As many petroleum companies know to their cost, crude oil is always a strategic asset for producing countries, and when those countries go to war, the companies come under scrutiny.
Latest under the microscope is Talisman Energy Inc., Calgary, forced to deny that its participation in an oil field development in Sudan has helped the Khartoum government finance a civil war that has cost millions of lives and gone on for 16 years.
Talisman is a 25% interest holder in the Greater Nile Oil Project, under which five fields are now producing about 160,000 bo/d, which is exported via pipeline to a Red Sea coast terminal. Talisman's partners are the national oil companies of China, Malaysia, and Sudan.
Dave Mann, spokesman for Talisman, told OGJ that the first cargo of crude oil from the project was loaded on Aug. 31 and that the first royalty payments were made to the Khartoum regime in September.
While producing oil from areas made hostile by politics or the weather is second nature for petroleum companies, PR in war zones is complex.
Talisman found itself having to deny claims by churches, human rights groups, and US Sec. of State Madeleine Albright that it is exacerbating the war in Sudan and that Canada is turning a blind eye to atrocities.
Canadian Foreign Minister Lloyd Axworthy discussed the allegations with Talisman and plans to send a fact-finding mission to Sudan. Meanwhile, Mann complained of the spread of misinformation about Sudan and "allegations of forced relocation on our oil field."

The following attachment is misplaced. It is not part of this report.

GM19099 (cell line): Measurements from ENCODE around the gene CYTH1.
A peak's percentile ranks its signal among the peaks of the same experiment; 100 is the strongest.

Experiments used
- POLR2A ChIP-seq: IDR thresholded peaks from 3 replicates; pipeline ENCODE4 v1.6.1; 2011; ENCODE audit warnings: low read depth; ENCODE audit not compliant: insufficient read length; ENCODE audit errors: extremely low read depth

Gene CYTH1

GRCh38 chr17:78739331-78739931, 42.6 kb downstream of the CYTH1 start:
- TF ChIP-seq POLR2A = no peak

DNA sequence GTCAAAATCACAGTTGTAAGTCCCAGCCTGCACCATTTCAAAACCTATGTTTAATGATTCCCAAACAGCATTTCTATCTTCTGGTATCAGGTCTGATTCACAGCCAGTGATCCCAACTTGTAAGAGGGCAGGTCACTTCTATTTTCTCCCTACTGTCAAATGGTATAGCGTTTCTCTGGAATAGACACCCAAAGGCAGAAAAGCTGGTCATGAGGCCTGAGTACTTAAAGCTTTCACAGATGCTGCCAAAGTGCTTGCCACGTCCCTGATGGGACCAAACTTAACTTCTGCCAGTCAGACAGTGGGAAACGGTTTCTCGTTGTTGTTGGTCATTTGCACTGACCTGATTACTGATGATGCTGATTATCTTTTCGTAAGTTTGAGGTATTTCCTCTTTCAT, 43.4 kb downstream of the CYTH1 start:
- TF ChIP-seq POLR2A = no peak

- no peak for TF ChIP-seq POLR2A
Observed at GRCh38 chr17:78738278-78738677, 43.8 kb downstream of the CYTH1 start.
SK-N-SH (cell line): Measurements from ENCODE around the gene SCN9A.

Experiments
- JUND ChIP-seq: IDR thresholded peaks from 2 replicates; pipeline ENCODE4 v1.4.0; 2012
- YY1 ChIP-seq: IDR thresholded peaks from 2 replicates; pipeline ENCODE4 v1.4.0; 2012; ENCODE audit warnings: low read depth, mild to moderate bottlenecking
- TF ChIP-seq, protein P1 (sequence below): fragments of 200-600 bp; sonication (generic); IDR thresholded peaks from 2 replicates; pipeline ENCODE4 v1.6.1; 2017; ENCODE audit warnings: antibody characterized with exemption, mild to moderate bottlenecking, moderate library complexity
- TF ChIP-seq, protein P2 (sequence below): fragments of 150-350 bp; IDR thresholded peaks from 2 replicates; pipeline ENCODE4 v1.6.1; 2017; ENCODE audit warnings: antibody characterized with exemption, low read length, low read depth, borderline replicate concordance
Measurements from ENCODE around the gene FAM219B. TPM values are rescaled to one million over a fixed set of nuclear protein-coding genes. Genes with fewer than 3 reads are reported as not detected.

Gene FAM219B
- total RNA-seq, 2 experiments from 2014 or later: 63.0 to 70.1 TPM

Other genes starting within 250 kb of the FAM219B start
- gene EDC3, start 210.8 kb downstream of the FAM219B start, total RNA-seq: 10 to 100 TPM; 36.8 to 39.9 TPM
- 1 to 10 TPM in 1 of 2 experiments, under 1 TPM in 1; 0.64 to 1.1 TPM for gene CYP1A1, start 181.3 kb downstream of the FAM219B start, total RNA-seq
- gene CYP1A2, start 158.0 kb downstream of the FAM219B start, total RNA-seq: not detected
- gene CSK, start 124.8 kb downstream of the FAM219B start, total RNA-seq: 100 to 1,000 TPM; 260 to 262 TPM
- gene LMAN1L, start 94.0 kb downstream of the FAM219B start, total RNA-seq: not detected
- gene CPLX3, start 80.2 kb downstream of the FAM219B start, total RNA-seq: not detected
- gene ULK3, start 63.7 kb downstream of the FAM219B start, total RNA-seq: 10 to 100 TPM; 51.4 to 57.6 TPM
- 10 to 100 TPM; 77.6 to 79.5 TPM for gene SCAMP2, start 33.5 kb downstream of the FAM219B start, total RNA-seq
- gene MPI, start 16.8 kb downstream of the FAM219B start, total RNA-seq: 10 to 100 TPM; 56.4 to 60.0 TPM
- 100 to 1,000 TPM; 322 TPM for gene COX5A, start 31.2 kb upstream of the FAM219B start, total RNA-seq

A United Nations report published on Nov. 17 gave details of fighting that it claimed has resulted in the flight of 3,000-4,000 civilians towards southern Sudan, after government forces cleared an area around the oil fields with the help of bombers, helicopter gunships, and artillery.
"If there was any forced relocation," said Mann, "to the best of our knowledge, it has not occurred on our oil field. I have been there, and it was surrounded by swampland. People do not live in those areas.
"We are a moral and ethical company, and we will do the right thing. Right now, we believe what we are doing in Sudan is very ethical and in the best interests of the people of Sudan. If something happens to change our mind from a credible source, we will consider it."
Martin Yak, a former Sudanese senior government official, who once lived near the oil fields but now lives in Calgary, said the area at that time was thickly populated, with 400,000 people in the region.
Yak said that, in 1980, when Chevron Corp. was active in the area, locals were paid 2,000 Sudanese pounds to move out. Yak left Sudan 4 years ago.
Talisman CEO Jim Buckee recently took a group of North American analysts and journalists on an aerial tour of the oil fields. He pointed out the tracks of seismic lines laid down 25 years ago by Chevron. He argued that, if the seismic lines were still visible, so would be any evidence of enforced evacuation.
Buckee says there were no permanent villages in the area, and the suggestion that there is a need to move people was far-fetched. He said he was troubled by a deep gulf between western perceptions of Sudan and his company's view of the country.